First Truck

Discussion in 'Ask An Owner Operator' started by Holy.Roller$, Jun 19, 2021.

  1. Rubber duck kw

    Rubber duck kw Road Train Member

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    You do have a point there, you could give me a brand new Cascadia and I would sell it without putting a single mile on it. I don't know why you act like Cats are so expensive to maintain, I doubt I have 30k in mine with the out of frame overhaul a couple years ago. 50k mile oil changes is just ridiculous, it use much at all in between oil changes?
     
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  3. slow.rider

    slow.rider Road Train Member

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    Yup, but I'd just add that it's better to get started when times are good and give yourself a chance to build up a cushion for the lean times. Crashes are surviveable. Most of us survived the covid crash, and the housing crash, and the dot com crash too. And most of us will survive the next one. I don't think it's coming quite so soon though. There's usually several years between crashes. The DAT rates shrank a tad last week from the holiday, in line with expectations and historical precedent, but their projections are still solid. Especially flatbed right now. Lots of construction going on.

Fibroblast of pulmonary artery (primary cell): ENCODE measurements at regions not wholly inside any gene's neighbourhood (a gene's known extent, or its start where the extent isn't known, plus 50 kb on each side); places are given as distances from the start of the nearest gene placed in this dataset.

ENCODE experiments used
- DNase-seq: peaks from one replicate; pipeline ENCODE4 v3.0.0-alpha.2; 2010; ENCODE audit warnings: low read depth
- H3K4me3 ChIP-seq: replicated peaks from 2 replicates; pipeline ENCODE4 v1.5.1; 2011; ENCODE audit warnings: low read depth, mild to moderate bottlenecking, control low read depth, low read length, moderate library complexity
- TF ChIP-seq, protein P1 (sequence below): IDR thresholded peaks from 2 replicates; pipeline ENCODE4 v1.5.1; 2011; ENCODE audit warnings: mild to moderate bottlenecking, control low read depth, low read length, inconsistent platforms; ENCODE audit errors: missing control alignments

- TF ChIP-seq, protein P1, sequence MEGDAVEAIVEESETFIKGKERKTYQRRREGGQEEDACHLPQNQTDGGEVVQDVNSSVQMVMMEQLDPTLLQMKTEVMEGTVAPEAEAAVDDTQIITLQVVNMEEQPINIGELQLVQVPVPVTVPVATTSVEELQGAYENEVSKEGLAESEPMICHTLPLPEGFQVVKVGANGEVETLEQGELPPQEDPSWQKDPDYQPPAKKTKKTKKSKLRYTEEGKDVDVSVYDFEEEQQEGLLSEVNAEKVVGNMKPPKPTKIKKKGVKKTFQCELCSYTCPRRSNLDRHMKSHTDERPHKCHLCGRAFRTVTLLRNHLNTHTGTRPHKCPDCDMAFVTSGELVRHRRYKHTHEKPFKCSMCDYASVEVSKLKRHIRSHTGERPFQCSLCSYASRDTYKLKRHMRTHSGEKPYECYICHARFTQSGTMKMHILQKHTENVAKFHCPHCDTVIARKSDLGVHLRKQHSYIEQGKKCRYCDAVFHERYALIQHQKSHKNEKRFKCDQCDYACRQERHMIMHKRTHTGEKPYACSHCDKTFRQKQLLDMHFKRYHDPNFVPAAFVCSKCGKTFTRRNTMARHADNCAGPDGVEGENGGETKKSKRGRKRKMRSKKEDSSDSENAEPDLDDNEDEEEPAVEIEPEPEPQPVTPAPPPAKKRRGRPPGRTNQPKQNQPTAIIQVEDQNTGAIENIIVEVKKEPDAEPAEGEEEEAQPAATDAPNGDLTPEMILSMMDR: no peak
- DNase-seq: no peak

4. slow.rider

    slow.rider Road Train Member

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    Expense is only one factor. You have to admit, they are somewhat more expensive than a Detroit. Maybe not a lot, but some. The other factor is finding shops and parts. Depending on which Cat, of course. Don't get me wrong. I like them and would like to own one someday. But for me right now, an important factor is ease of finding shops and parts. Or if I could afford to have a backup truck, drive one while the other gets wrenched, then I might be all about a Cat.

    48,000 miles since my last oil change and haven't lost a drop. Manufacturer calls for semi-synthetic oil with the 50k schedule, but I just recently talked myself into upgrading to full synth and keeping the same schedule. I figure a couple hundred bucks extra every 50k isn't a big deal. I think they say 15k changes with regular oil.
     
    Last edited: Jun 19, 2021
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  5. slow.rider

    slow.rider Road Train Member

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    $55k for emissions? Something doesn't seem right with that story. You could replace the entire emissions system for a lot less than that. Are you including lost revenue or something?
     
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  6. abyliks

    abyliks Road Train Member

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    I’d never spend 30k on a pre emissions truck, think I paid 15k for my 97, and had I don’t just the one wheel seal, a brake can and a set of slacks that it actually needed to be dot legal, I could of had it running for under 20k, but I kept my company job for another year and went right through it, ran it a year and did a complete Cummins rebuild.
    You other option is go buy brand new, used trucks are cheap for a reason, personally, I liked paying cash because I can work less, everyone has different opinions on “making money” but personally I don’t think you will truely ever make money with a single truck, you can make money with 10 of them, but that’s more baby sitting then I ever want to deal with